Since we put the stove back in, following the installation of the new hearth stone, it has been drawing really slowly and keeping a nice slow burn. This has meant we’re getting through far less wood than last winter, when we were chucking wood on and needing to keep quite a high burn to get a decent internal temperature in the house.
I had thought this was mainly to do with the new external insulated render, which we had installed in March last year.
It turns out, it was far more to do with the fact that the flu pipe which comes up directly from the stove wasn’t even connected to the chimney liner! It was burning slowly because there was very little air flow up the chimney. I had discovered smoke collecting in the loft. This had been an issue we experienced before we had the chimney lined and was due to smoke getting through the small gaps in the stacks mortar. The idea of the liner was that the smoke wouldn’t even enter the main chimney, but be carried up the liner and out from the cowel at the top of the chimney pot. Claire had already called a chimney company who had said it sounded like a torn liner.
So, my hunch was that there wasn’t a liner tear and thought immediately it was a connection problem, mainly because the stove had recently been re-fitted. First thing I saw when I inspected it yesterday morning was the image above!
It took about 1.5 hours to get the register plate off, check the problem, fix the pipes together again and fix the register plate back up + clean and hoover all around. Not bad and I know it’s fairly easy to do if the stove needs to be taken out again.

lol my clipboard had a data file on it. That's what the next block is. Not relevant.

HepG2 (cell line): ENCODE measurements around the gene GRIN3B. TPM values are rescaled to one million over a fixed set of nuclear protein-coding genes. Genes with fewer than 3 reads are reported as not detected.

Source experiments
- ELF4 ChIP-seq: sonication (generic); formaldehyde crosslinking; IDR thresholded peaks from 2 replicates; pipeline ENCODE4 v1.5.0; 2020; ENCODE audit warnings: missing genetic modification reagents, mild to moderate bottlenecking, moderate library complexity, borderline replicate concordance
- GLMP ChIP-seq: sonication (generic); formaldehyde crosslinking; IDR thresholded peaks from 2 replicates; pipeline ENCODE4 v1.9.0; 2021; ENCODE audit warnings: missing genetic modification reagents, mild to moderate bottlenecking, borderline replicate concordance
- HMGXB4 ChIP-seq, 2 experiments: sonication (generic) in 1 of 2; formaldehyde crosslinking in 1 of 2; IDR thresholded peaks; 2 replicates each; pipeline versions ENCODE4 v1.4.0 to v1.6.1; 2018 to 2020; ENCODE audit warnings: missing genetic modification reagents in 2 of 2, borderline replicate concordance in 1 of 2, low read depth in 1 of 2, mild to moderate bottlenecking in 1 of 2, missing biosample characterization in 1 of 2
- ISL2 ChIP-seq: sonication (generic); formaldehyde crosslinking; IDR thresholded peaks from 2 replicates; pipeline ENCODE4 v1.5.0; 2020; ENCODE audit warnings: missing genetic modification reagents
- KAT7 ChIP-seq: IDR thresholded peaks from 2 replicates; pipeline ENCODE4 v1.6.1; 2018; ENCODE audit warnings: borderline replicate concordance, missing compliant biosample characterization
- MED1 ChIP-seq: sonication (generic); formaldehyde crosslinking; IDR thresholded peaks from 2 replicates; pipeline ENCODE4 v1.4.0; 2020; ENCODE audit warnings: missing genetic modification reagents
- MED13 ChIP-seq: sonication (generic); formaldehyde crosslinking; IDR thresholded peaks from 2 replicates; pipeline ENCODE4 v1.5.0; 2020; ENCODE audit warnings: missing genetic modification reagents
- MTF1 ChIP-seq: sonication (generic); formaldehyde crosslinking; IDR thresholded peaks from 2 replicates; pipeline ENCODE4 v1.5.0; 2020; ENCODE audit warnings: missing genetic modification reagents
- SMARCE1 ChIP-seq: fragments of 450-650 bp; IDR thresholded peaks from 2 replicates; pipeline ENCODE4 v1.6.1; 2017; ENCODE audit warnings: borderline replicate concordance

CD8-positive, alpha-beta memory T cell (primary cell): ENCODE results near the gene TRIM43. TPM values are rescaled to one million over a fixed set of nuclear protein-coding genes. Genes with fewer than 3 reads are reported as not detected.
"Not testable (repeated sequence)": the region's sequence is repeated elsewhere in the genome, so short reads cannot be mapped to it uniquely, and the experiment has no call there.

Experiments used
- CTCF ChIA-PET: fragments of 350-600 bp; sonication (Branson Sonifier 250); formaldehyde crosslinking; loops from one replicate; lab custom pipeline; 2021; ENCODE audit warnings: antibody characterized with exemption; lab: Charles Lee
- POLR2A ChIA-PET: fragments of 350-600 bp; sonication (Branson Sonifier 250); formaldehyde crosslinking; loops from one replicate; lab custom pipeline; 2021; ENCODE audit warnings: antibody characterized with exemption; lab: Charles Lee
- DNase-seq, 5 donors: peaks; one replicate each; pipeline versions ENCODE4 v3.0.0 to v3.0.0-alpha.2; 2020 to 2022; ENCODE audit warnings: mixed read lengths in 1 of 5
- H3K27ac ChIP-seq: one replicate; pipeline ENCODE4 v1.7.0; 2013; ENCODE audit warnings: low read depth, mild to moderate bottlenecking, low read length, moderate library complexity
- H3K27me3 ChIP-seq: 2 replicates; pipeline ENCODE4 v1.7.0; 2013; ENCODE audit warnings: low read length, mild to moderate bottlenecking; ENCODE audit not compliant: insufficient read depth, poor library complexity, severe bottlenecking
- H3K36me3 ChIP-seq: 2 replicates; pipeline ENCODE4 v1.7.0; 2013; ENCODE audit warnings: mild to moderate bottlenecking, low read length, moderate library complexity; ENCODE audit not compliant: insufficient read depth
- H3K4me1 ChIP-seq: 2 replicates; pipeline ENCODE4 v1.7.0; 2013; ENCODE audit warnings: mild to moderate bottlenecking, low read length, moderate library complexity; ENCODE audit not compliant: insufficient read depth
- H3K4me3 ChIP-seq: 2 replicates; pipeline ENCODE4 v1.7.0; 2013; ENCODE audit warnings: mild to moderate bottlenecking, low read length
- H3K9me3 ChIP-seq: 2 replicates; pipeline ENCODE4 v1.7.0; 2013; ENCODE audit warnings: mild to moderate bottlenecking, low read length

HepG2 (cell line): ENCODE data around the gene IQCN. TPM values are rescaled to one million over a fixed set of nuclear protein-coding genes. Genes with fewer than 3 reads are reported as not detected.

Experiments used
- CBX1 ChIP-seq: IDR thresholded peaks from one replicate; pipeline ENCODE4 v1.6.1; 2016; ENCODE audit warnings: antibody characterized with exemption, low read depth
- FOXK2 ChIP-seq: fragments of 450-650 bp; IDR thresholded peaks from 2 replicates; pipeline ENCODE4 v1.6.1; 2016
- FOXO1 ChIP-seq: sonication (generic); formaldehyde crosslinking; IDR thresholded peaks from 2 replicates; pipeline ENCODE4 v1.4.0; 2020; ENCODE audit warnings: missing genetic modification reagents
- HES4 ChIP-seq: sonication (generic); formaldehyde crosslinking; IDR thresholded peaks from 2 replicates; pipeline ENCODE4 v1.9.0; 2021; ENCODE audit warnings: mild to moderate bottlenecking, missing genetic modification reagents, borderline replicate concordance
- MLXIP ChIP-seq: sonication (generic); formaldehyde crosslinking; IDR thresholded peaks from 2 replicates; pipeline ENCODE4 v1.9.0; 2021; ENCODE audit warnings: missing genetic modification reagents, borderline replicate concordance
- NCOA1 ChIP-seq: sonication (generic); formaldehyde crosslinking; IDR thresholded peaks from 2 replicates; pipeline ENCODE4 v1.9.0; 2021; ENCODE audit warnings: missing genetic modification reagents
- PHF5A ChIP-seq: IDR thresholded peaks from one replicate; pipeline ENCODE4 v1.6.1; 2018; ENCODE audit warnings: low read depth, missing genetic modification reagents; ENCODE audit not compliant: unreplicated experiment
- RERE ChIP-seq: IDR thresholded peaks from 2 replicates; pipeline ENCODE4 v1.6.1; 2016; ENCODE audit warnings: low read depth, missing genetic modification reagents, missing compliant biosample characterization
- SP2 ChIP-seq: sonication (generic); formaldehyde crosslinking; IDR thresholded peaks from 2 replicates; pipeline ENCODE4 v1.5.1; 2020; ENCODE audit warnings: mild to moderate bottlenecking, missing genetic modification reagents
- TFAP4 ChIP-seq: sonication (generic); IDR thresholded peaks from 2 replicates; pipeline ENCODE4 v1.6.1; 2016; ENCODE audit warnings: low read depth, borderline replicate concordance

The result of the re-connection is the stove is eating the wood up at a fierce rate! Maybe twice the rate as before but a bit less heat coming out into the room. Much more heat is now just going up the chimney and not being held in the stove. The solution to this problem is fairly simple: a stove damper.
This fits into the flu pipe, above the stove and below the service door, and can be turned to let more or less air up the liner. Some air is always allowed up through it though. The chrome handle matches the stove and it was only about £13. This will hopefully allow us to control the fire much more precisely and be able to leave it on very low while we’re out of the house for a few hours. It does require two holes to be drilled in the flu pipe but this shouldn’t be a problem (famous last words!).